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Sanitation and hygiene

sanitation.
© UNICEF Bangladesh/2008/Naser Siddique
A girl in Manikgonj washes her hands with soap at the local tube well, Dhaka division.

UNICEF works to improve sanitation coverage in Bangladesh by creating demand in local communities for sanitary latrines. UNICEF also promotes safe hygiene practices.

The Sanitation, Hygiene Education and Water Supply in Bangladesh (SHEWA-B) project aims to reach 30 million people.

Community hygiene promoters
UNICEF's SHEWA-B project is implemented through 10,000 community hygiene promoters across 19 districts in Bangladesh. The hygiene promoters are young men and women from within the local communities, trained to educate their neighbours about the health and economic benefits of proper sanitation, waste disposal and good hygiene. They visit women in their homes and hold courtyard, tea-stall and school sessions.

Sanitation for health and comfort
Hygiene promoters encourage families to invest in improved latrines (that isolate excreta from the human environment) by explaining that money can be saved on diarrhoea medication and through fewer sick days for working adults. They also emphasize the social benefits of improved sanitation, including greater privacy and fewer offensive odours.

In 2009, overall access to improved latrines was 54.1 per cent (54.3 in rural areas, 53.5 in urban areas; and only 8.5 per cent in slums). The number of people defecating in the open and in hanging latrines (which empty directly into water sources) is nearly 10.5 per cent.  Encouraging people to defecate in a fixed place and away from water sources is the first step to achieving proper sanitation.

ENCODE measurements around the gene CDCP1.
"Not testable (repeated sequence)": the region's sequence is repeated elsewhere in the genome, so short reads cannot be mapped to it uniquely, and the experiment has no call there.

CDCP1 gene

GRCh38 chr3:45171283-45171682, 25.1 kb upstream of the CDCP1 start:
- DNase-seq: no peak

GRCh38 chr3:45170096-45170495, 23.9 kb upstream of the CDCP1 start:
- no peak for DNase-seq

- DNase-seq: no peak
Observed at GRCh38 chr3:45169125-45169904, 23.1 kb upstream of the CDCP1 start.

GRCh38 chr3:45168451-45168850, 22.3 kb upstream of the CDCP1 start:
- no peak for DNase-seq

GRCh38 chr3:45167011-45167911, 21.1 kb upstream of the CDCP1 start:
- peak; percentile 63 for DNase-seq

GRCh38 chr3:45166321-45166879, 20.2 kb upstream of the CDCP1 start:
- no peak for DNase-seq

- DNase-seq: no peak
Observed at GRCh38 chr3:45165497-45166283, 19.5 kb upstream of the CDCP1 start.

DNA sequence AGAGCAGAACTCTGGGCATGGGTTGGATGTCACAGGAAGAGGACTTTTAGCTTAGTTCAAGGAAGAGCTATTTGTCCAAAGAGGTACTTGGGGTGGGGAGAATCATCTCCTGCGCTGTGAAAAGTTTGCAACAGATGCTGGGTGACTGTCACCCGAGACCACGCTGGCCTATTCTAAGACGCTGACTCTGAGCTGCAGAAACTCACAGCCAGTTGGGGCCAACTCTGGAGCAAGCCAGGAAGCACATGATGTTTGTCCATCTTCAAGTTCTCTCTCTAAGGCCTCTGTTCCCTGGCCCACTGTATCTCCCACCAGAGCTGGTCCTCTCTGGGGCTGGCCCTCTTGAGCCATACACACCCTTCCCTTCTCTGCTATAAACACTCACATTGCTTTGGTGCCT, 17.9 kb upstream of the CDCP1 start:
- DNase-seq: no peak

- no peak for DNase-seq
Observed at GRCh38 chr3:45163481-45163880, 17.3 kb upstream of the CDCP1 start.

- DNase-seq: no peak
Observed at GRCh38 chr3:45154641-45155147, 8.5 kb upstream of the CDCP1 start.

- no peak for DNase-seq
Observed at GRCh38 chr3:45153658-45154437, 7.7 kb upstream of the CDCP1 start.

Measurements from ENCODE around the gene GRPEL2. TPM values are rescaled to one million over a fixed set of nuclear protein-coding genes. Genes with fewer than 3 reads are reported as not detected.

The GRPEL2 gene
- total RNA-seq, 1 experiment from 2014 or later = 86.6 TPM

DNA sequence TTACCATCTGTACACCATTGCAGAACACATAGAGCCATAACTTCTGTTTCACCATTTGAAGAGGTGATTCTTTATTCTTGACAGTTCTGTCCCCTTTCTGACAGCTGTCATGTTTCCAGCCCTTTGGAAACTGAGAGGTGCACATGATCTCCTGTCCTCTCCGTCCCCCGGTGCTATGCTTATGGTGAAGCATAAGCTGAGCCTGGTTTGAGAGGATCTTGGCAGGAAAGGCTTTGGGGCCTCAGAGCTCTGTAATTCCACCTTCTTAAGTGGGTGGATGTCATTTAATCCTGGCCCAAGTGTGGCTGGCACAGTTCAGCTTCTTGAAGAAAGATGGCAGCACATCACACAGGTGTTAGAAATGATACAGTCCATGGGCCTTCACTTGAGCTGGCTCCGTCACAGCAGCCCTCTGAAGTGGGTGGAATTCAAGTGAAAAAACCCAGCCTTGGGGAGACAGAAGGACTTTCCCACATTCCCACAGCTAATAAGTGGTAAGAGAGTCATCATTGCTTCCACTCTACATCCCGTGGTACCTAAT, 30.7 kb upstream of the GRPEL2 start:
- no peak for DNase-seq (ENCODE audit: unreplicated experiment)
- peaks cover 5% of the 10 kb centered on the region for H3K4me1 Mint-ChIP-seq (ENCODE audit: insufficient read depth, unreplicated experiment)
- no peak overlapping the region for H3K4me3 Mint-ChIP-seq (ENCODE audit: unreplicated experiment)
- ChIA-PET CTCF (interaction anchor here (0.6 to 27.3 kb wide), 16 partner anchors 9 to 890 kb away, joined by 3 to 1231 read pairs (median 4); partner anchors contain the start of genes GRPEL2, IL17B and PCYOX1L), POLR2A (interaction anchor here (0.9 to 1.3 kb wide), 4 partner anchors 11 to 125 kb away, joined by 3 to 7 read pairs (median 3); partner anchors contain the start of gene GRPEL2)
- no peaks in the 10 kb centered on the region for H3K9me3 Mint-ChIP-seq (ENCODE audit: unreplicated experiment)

Mapping toilets
Under SHEWA-B, community members meet for water and sanitation assessment walks around their village or slum. During the walk, everyone is encouraged to point out water sources, sanitary and unsanitary latrines, and spots where people defecate in the open or dispose of waste. Afterwards, the community draws a map that shows all houses, pumps, toilets and waste sites. The community uses this map to plan for future sanitation improvements, which they must finance themselves. By the end of 2010, SHEWA-B communities had installed nearly 1.3 million latrines using their own funds.

Hand-washing with soap
In 2008, UNICEF launched a national campaign on TV and radio to encourage hand-washing with soap after defecation and before eating. Hygiene promoters also focused on the importance of hand-washing with soap or ash during their education sessions. While improvements have been made since 2007 in project areas, a formative research commissioned in 2010 revealed that there is still slow uptake of hygiene behavioural change.  Accordingly project strategies and approaches were sharpened and the sanitation and hygiene promotion strategy was revamped to create a critical mass of adopters. Mothers of children under five and primary school students are the primary audience and topics address the most critical WASH behaviours.  An intensive mass communication hygiene promotion campaign launched in 2010 aims to reach 10 million additional people.

School sanitation and hygiene
UNICEF’s earlier successes in school sanitation have been incorporated into the Government’s Primary Education Development Programme. In schools with proper sanitation, students miss fewer days of class. Community hygiene promoters continue to work with local schools to explain proper hygiene behavior and Support development of WASH in schools plans.

Download the Rural and Urban Water and Sanitation factsheets

 

 

 

 

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